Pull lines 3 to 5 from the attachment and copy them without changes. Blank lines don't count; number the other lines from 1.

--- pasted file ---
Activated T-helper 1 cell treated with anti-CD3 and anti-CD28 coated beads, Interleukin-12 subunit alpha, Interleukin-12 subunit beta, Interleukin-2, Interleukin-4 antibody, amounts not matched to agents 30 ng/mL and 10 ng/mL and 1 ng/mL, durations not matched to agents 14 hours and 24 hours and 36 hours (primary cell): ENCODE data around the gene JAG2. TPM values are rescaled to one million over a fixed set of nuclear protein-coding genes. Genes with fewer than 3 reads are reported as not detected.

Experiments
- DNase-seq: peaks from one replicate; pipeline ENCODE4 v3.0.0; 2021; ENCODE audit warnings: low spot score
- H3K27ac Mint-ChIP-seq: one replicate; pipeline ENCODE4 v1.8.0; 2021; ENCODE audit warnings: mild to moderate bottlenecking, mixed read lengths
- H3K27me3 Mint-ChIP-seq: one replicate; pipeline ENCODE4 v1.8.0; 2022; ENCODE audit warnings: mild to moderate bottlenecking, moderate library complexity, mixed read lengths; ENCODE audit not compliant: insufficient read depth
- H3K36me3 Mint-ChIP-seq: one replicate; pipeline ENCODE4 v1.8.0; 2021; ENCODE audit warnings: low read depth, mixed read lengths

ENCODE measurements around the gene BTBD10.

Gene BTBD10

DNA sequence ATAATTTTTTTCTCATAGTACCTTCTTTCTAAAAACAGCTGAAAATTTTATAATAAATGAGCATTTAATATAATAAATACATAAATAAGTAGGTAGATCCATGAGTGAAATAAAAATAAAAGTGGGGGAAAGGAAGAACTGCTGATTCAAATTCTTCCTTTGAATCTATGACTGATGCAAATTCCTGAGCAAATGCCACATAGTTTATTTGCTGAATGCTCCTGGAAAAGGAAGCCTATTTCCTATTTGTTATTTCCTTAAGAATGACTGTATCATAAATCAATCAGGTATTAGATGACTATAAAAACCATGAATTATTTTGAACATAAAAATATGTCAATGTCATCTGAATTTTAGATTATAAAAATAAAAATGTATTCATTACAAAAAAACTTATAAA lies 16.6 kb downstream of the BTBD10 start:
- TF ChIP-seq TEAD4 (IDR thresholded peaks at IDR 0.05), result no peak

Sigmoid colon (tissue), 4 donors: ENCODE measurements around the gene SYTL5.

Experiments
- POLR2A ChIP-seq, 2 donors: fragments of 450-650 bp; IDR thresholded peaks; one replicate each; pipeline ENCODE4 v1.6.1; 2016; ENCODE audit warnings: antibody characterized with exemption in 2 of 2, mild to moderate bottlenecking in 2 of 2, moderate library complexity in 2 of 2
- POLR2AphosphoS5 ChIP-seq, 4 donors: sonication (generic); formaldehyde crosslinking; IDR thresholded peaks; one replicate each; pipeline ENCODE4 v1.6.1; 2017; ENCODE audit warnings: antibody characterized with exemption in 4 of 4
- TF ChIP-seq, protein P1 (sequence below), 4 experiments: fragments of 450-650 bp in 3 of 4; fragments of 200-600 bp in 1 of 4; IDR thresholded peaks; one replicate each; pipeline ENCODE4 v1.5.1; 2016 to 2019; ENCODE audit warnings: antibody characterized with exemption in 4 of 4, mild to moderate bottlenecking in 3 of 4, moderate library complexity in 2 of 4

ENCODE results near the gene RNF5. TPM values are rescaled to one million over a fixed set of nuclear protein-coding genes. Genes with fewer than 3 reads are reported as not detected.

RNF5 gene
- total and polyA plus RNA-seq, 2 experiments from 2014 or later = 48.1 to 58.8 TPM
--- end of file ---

- DNase-seq: peaks from one replicate; pipeline ENCODE4 v3.0.0; 2021; ENCODE audit warnings: low spot score
- H3K27ac Mint-ChIP-seq: one replicate; pipeline ENCODE4 v1.8.0; 2021; ENCODE audit warnings: mild to moderate bottlenecking, mixed read lengths
- H3K27me3 Mint-ChIP-seq: one replicate; pipeline ENCODE4 v1.8.0; 2022; ENCODE audit warnings: mild to moderate bottlenecking, moderate library complexity, mixed read lengths; ENCODE audit not compliant: insufficient read depth